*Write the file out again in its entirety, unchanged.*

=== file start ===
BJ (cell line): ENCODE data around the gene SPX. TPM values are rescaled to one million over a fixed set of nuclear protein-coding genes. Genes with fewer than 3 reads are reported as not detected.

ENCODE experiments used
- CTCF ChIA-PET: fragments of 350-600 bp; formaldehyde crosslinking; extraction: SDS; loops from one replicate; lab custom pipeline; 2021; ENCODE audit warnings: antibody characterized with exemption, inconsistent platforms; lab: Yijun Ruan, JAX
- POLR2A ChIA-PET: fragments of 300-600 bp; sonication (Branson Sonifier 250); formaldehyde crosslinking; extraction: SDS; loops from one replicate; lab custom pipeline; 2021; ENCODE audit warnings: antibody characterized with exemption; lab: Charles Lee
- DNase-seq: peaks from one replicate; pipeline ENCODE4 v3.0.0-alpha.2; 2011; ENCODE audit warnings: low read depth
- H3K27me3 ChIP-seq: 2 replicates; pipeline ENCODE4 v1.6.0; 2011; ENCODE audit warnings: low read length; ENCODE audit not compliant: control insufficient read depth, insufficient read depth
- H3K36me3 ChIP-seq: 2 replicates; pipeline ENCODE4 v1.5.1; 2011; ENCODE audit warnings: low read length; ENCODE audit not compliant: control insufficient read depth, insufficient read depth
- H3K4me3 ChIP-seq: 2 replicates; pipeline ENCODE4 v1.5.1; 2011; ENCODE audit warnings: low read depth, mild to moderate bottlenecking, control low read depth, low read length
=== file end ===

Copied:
BJ (cell line): ENCODE data around the gene SPX. TPM values are rescaled to one million over a fixed set of nuclear protein-coding genes. Genes with fewer than 3 reads are reported as not detected.

ENCODE experiments used
- CTCF ChIA-PET: fragments of 350-600 bp; formaldehyde crosslinking; extraction: SDS; loops from one replicate; lab custom pipeline; 2021; ENCODE audit warnings: antibody characterized with exemption, inconsistent platforms; lab: Yijun Ruan, JAX
- POLR2A ChIA-PET: fragments of 300-600 bp; sonication (Branson Sonifier 250); formaldehyde crosslinking; extraction: SDS; loops from one replicate; lab custom pipeline; 2021; ENCODE audit warnings: antibody characterized with exemption; lab: Charles Lee
- DNase-seq: peaks from one replicate; pipeline ENCODE4 v3.0.0-alpha.2; 2011; ENCODE audit warnings: low read depth
- H3K27me3 ChIP-seq: 2 replicates; pipeline ENCODE4 v1.6.0; 2011; ENCODE audit warnings: low read length; ENCODE audit not compliant: control insufficient read depth, insufficient read depth
- H3K36me3 ChIP-seq: 2 replicates; pipeline ENCODE4 v1.5.1; 2011; ENCODE audit warnings: low read length; ENCODE audit not compliant: control insufficient read depth, insufficient read depth
- H3K4me3 ChIP-seq: 2 replicates; pipeline ENCODE4 v1.5.1; 2011; ENCODE audit warnings: low read depth, mild to moderate bottlenecking, control low read depth, low read length